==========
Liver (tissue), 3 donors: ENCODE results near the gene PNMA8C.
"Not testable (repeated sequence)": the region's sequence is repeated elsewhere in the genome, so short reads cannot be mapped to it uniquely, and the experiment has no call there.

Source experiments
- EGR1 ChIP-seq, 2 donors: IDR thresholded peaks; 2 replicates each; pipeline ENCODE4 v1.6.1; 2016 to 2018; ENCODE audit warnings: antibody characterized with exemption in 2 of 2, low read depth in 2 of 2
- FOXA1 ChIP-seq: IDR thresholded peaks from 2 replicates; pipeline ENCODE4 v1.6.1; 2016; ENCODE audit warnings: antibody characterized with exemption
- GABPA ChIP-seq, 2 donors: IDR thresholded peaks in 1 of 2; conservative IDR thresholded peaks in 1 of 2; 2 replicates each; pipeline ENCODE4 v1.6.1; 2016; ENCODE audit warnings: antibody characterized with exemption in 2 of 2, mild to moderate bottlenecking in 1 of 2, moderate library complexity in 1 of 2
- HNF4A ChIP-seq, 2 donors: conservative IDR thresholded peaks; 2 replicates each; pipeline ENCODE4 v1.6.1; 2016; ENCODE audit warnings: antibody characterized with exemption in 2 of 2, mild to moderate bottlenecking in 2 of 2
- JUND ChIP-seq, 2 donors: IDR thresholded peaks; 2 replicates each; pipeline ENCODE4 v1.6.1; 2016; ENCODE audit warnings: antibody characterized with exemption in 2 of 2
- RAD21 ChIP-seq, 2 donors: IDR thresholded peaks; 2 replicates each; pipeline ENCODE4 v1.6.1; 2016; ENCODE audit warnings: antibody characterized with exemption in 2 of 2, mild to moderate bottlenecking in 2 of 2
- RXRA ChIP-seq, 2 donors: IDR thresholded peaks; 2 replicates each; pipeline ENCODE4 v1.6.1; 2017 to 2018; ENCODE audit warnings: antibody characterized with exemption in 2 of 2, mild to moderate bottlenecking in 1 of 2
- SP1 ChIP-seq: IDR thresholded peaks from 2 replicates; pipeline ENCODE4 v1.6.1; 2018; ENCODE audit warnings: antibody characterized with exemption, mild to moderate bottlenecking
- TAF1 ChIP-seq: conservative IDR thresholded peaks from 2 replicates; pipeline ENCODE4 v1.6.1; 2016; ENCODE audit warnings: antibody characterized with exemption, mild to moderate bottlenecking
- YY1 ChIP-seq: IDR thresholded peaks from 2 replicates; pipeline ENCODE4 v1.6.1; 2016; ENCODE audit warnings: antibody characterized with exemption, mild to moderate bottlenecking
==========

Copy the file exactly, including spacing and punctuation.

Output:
Liver (tissue), 3 donors: ENCODE results near the gene PNMA8C.
"Not testable (repeated sequence)": the region's sequence is repeated elsewhere in the genome, so short reads cannot be mapped to it uniquely, and the experiment has no call there.

Source experiments
- EGR1 ChIP-seq, 2 donors: IDR thresholded peaks; 2 replicates each; pipeline ENCODE4 v1.6.1; 2016 to 2018; ENCODE audit warnings: antibody characterized with exemption in 2 of 2, low read depth in 2 of 2
- FOXA1 ChIP-seq: IDR thresholded peaks from 2 replicates; pipeline ENCODE4 v1.6.1; 2016; ENCODE audit warnings: antibody characterized with exemption
- GABPA ChIP-seq, 2 donors: IDR thresholded peaks in 1 of 2; conservative IDR thresholded peaks in 1 of 2; 2 replicates each; pipeline ENCODE4 v1.6.1; 2016; ENCODE audit warnings: antibody characterized with exemption in 2 of 2, mild to moderate bottlenecking in 1 of 2, moderate library complexity in 1 of 2
- HNF4A ChIP-seq, 2 donors: conservative IDR thresholded peaks; 2 replicates each; pipeline ENCODE4 v1.6.1; 2016; ENCODE audit warnings: antibody characterized with exemption in 2 of 2, mild to moderate bottlenecking in 2 of 2
- JUND ChIP-seq, 2 donors: IDR thresholded peaks; 2 replicates each; pipeline ENCODE4 v1.6.1; 2016; ENCODE audit warnings: antibody characterized with exemption in 2 of 2
- RAD21 ChIP-seq, 2 donors: IDR thresholded peaks; 2 replicates each; pipeline ENCODE4 v1.6.1; 2016; ENCODE audit warnings: antibody characterized with exemption in 2 of 2, mild to moderate bottlenecking in 2 of 2
- RXRA ChIP-seq, 2 donors: IDR thresholded peaks; 2 replicates each; pipeline ENCODE4 v1.6.1; 2017 to 2018; ENCODE audit warnings: antibody characterized with exemption in 2 of 2, mild to moderate bottlenecking in 1 of 2
- SP1 ChIP-seq: IDR thresholded peaks from 2 replicates; pipeline ENCODE4 v1.6.1; 2018; ENCODE audit warnings: antibody characterized with exemption, mild to moderate bottlenecking
- TAF1 ChIP-seq: conservative IDR thresholded peaks from 2 replicates; pipeline ENCODE4 v1.6.1; 2016; ENCODE audit warnings: antibody characterized with exemption, mild to moderate bottlenecking
- YY1 ChIP-seq: IDR thresholded peaks from 2 replicates; pipeline ENCODE4 v1.6.1; 2016; ENCODE audit warnings: antibody characterized with exemption, mild to moderate bottlenecking